Forest thinning is underway at Lake Tahoe. But does it work?
Parts of the north and south shores of Lake Tahoe are closed starting this week as the U.S. Forest Service thins thousands of acres of timberland.
Public areas and roads are closed near South Tahoe High School, the Sand Pit and in north Tahoe near Brockway Summit. Crews with heavy equipment are bringing down trees across hundreds of acres of overgrown forest. The goal is to remove fuel for future fires.
Brian Garrett of the U.S. Forest Service says there is increasing evidence that forest thinning works.
“Over the last several years we have more and more examples of where that is happening and the research are finding that the treatments are being effective,” says Garrett. “A good example of that is the Angora Fire in South Lake Tahoe.”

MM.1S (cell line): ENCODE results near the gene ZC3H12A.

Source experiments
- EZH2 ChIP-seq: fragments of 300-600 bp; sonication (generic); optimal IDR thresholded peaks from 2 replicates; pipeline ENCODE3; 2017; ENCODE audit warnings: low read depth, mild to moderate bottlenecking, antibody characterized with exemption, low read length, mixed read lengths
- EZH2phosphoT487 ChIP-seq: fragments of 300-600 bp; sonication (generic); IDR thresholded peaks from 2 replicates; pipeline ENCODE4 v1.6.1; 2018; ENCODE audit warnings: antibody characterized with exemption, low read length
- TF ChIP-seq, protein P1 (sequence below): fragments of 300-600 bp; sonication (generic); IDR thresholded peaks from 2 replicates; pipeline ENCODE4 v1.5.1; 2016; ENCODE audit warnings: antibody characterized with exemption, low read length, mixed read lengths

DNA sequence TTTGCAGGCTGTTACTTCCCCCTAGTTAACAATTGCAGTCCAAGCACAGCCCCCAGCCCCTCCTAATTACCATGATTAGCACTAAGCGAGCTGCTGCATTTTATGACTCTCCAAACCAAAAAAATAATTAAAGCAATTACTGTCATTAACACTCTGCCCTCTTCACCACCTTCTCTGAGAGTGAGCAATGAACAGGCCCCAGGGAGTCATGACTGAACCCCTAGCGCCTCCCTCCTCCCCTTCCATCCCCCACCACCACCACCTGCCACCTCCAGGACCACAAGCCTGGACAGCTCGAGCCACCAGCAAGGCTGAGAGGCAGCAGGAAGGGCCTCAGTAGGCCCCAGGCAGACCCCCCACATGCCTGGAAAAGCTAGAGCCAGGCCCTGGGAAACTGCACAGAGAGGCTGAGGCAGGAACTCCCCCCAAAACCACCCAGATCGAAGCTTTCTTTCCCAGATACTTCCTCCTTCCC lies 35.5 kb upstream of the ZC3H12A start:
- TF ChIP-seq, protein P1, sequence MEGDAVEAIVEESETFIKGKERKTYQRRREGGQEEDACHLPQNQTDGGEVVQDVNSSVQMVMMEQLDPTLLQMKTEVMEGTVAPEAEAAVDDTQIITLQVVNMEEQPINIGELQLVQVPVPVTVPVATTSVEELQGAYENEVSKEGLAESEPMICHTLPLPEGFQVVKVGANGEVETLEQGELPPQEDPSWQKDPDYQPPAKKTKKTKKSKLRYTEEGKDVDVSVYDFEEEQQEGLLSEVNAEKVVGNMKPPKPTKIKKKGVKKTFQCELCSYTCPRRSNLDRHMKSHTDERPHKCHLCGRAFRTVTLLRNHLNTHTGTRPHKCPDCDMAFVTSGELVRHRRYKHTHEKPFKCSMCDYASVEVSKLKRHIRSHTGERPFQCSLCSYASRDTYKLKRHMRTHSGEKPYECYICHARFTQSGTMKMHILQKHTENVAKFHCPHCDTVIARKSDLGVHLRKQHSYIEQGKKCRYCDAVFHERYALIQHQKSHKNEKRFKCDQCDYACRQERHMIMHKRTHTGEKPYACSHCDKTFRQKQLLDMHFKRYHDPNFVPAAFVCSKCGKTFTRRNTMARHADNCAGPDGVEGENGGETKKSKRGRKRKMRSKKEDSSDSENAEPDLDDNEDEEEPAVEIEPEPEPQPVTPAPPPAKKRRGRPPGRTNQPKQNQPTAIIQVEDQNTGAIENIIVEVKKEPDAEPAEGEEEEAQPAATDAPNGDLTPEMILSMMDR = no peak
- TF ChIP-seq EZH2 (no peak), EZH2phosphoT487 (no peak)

The Angora Fire in 2007 burned through 480 acres where forest fuel was reduced. Garrett says the thinning reduced the density of the canopy, so the fire burned on the ground, not in the treetops and crews were able to stop it. The thinning this year will stop during Memorial Day Weekend and when fire danger is high.
Garrett says over the past decade, hundreds of new jobs have been created by forest thinning operations and he expects the trend to continue. Crews can only thin about 1,000 acres a year because of restrictions on funding, personnel and time.
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